<Delay period 40> f1 <cr>
0 "start";
1 "first";
2 "second";
3 "third";
0 "stopped" l;

    Note that we would get a display error on the "first" frame if we didn't request the end of the "start" instruction within 39 or so ticks however the period code looks for frames that would be late after an instruction and reschedules them.

    The next hurdle people encounter is displaying bitmaps, here the image can take a large portion of a second to load (or used to on hardware prevalent when this note was written in the late nineties or early noughties, these days it's less than a tenth of a second on most hardware and even less on newer stuff) so determining a value for the delay can be problematic.   The solution is a simple extension of the first item file but to deliberately have the delay determine almost the entire duration of the display.   Assuming we want a 3 second ISI and the refresh rate is 60Hz the following is required for a 9 second sequence:

d179 f30 <cr>
0 "start";
1 g "first";
2 g "second";
3 g "third";
0 "stopped" l;


    The f30 is superfluous, it isn't used but it's always a good idea to specify (later versions of DMDX require it).   Here each image is loaded as the previous is displayed allowing ample time to read the image files from disk.  The solution using <Delay period> would be the same except that you'd have <Delay period 180> instead of d179.

    Should individual frame require presentation for longer (or shorter) periods the delay can be overridden in individual frames, here we want second.bmp to be displayed for 6 seconds for a total sequence length of 12 seconds:

d179 f30 <cr>
0 "start";
1 g "first";
2 g "second";
3 d359 g "third";
0 "stopped" l;


    The above example will also work with <Delay period>, but the d option's value will be 360 instead of 359 -- note you're not using <Delay period 360> in the item, you're using d360 or <Delay 360>.  So:

<Delay period 180> f30 <cr>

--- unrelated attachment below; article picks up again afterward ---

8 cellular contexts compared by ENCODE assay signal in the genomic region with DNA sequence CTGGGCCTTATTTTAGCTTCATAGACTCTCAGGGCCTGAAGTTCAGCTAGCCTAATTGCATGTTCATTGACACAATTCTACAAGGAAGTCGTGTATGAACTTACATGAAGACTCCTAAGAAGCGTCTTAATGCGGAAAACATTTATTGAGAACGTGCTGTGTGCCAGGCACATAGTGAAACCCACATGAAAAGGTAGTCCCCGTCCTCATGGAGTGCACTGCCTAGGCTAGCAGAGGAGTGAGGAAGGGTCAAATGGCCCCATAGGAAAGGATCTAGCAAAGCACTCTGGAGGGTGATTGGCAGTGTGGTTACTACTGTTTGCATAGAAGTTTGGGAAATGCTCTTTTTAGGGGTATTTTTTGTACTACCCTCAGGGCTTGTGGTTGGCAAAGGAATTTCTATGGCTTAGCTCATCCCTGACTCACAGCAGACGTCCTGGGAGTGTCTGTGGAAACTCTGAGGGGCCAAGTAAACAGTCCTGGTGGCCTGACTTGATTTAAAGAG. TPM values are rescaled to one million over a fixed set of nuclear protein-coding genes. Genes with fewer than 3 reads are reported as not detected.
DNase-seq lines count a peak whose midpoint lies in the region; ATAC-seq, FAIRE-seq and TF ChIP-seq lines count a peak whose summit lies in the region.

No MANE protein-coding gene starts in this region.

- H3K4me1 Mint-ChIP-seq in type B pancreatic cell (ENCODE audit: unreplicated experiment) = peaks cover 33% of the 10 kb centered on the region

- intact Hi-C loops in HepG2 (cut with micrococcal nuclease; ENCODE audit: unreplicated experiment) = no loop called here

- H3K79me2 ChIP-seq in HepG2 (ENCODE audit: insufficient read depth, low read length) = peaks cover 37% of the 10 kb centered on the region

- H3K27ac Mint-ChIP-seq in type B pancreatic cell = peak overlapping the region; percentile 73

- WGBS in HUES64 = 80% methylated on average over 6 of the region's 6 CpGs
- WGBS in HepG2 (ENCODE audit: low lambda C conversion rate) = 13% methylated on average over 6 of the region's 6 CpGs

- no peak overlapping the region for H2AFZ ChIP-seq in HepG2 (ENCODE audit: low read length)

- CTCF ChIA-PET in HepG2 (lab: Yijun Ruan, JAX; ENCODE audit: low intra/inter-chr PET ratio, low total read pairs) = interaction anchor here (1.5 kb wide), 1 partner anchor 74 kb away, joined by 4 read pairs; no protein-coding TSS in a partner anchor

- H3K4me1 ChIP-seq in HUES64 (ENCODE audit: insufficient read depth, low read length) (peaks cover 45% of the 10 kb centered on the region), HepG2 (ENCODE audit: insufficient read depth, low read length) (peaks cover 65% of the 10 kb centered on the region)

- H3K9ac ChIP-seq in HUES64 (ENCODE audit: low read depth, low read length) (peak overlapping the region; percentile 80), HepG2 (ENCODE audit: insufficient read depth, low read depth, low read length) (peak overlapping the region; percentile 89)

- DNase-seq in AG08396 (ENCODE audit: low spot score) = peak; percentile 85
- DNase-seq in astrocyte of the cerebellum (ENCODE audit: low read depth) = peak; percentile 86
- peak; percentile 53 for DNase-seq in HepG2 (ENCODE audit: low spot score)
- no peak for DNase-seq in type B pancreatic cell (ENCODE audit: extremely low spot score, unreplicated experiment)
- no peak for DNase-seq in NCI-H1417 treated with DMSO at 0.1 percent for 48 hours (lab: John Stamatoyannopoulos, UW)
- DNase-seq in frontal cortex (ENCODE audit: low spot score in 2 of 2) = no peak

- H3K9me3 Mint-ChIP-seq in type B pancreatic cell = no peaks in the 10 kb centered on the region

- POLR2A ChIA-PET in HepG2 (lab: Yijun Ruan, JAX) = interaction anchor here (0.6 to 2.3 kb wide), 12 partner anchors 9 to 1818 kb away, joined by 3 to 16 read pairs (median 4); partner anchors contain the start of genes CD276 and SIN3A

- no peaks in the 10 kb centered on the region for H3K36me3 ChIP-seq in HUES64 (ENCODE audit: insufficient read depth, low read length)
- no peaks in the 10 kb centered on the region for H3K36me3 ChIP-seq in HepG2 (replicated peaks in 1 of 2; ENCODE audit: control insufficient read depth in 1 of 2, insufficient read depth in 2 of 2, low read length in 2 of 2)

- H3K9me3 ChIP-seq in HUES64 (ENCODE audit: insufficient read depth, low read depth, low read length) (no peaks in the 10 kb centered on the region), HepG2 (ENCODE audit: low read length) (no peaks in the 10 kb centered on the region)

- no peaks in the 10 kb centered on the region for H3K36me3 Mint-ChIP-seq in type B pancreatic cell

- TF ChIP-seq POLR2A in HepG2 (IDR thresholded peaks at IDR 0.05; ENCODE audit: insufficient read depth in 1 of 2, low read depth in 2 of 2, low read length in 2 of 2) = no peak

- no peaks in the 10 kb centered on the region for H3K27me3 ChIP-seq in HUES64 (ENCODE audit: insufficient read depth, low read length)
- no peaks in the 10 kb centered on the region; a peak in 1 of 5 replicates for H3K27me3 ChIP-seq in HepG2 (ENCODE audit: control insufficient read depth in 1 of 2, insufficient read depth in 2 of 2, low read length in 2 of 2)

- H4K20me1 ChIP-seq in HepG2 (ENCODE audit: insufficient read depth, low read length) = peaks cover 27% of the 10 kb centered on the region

0 "start";
1 g "first";
2 g "second";
3 <delay 360> g "third";
0 "stopped" l;

    Gathering RTs is more complicated (without using period).   You have to ensure that the display determines the duration of the item and you must set the subject RT timeout lower than the item display duration.   While theoretically you could leave the feedback enabled as it should have a constant display interval I don't think it's ever been put to the acid test and who knows what you'd have to do with the delay value (although of course using period provided you allow for the half second or so of the feedback then having feedback is straight forward):
   

d10 f29 <cr> t490 <nfb>
0 "start";
1 * "first"/!;
2 * "second"/!;
3 * "third"/!;
0 "stopped" l;

    Here f29 actually does something.   It will be gathering responses for a tad less than half a second followed by 11 ticks of time to assemble the next item during which the display will not have changed.  As usual using <Delay period> it's straight forward:

<Delay period 40> f1 <cr> t490 <nfb>
0 "start";
1 * "first";
2 * "second";
3 * "third";
0 "stopped" l;

    Lastly, gathering RTs and displaying bitmaps requires sectioning each item into two distinct portions, an active part where an RT is gathered and a passive part that is loading the next bitmap:
   

d59 f120 <cr> t1990 <nfb>
0 "start";
1 * g "first"/!;
2 * g "second"/!;
3 * g "third"/!;
0 "stopped" l;


    Here we still have a three second per item display, the first two seconds of which can have a response made and the last second is buffering time to load the next bitmap while the display still shows the previous bitmap.  A non-event using <Delay period> just bearing in mind that you don't want the timeout do be the full three seconds, leaving it a bit short so there's time to load bitmaps and so on:

<delay period 180> f1 <cr> t2500 <nfb>
0 "start";
1 * g "first";
2 * g "second";
3 * g "third";
0 "stopped" l;